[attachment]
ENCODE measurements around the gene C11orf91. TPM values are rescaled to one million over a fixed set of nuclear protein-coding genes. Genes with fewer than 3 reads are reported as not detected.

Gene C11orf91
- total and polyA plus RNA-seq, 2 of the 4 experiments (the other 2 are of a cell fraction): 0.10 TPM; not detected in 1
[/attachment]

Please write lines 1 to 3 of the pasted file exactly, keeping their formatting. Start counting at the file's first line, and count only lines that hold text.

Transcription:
ENCODE measurements around the gene C11orf91. TPM values are rescaled to one million over a fixed set of nuclear protein-coding genes. Genes with fewer than 3 reads are reported as not detected.

Gene C11orf91
- total and polyA plus RNA-seq, 2 of the 4 experiments (the other 2 are of a cell fraction): 0.10 TPM; not detected in 1